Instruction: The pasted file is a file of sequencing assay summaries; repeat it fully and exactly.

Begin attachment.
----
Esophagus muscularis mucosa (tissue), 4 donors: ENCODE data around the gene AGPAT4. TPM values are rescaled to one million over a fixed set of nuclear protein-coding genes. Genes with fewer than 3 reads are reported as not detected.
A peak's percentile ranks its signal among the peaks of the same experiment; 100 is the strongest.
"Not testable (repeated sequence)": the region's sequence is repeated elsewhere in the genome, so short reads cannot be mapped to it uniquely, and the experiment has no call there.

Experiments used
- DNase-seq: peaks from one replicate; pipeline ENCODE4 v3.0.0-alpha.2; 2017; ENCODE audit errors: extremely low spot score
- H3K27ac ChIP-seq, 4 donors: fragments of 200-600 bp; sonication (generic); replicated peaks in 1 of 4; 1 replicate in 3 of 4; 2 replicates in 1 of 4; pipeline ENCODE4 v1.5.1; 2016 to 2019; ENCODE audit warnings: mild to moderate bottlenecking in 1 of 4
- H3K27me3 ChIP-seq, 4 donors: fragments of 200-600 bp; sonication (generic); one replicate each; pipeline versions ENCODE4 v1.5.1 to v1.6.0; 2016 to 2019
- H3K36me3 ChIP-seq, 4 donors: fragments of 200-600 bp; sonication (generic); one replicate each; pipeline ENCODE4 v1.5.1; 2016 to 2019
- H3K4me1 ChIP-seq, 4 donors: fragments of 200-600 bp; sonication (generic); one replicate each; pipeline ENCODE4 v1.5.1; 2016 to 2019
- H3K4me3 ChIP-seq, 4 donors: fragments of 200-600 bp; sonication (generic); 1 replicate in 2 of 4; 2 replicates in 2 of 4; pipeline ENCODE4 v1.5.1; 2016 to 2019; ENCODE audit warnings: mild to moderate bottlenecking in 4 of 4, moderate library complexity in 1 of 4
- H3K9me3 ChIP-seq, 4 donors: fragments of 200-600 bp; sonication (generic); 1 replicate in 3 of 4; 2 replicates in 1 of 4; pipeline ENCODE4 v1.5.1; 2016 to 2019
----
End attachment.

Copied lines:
Esophagus muscularis mucosa (tissue), 4 donors: ENCODE data around the gene AGPAT4. TPM values are rescaled to one million over a fixed set of nuclear protein-coding genes. Genes with fewer than 3 reads are reported as not detected.
A peak's percentile ranks its signal among the peaks of the same experiment; 100 is the strongest.
"Not testable (repeated sequence)": the region's sequence is repeated elsewhere in the genome, so short reads cannot be mapped to it uniquely, and the experiment has no call there.

Experiments used
- DNase-seq: peaks from one replicate; pipeline ENCODE4 v3.0.0-alpha.2; 2017; ENCODE audit errors: extremely low spot score
- H3K27ac ChIP-seq, 4 donors: fragments of 200-600 bp; sonication (generic); replicated peaks in 1 of 4; 1 replicate in 3 of 4; 2 replicates in 1 of 4; pipeline ENCODE4 v1.5.1; 2016 to 2019; ENCODE audit warnings: mild to moderate bottlenecking in 1 of 4
- H3K27me3 ChIP-seq, 4 donors: fragments of 200-600 bp; sonication (generic); one replicate each; pipeline versions ENCODE4 v1.5.1 to v1.6.0; 2016 to 2019
- H3K36me3 ChIP-seq, 4 donors: fragments of 200-600 bp; sonication (generic); one replicate each; pipeline ENCODE4 v1.5.1; 2016 to 2019
- H3K4me1 ChIP-seq, 4 donors: fragments of 200-600 bp; sonication (generic); one replicate each; pipeline ENCODE4 v1.5.1; 2016 to 2019
- H3K4me3 ChIP-seq, 4 donors: fragments of 200-600 bp; sonication (generic); 1 replicate in 2 of 4; 2 replicates in 2 of 4; pipeline ENCODE4 v1.5.1; 2016 to 2019; ENCODE audit warnings: mild to moderate bottlenecking in 4 of 4, moderate library complexity in 1 of 4
- H3K9me3 ChIP-seq, 4 donors: fragments of 200-600 bp; sonication (generic); 1 replicate in 3 of 4; 2 replicates in 1 of 4; pipeline ENCODE4 v1.5.1; 2016 to 2019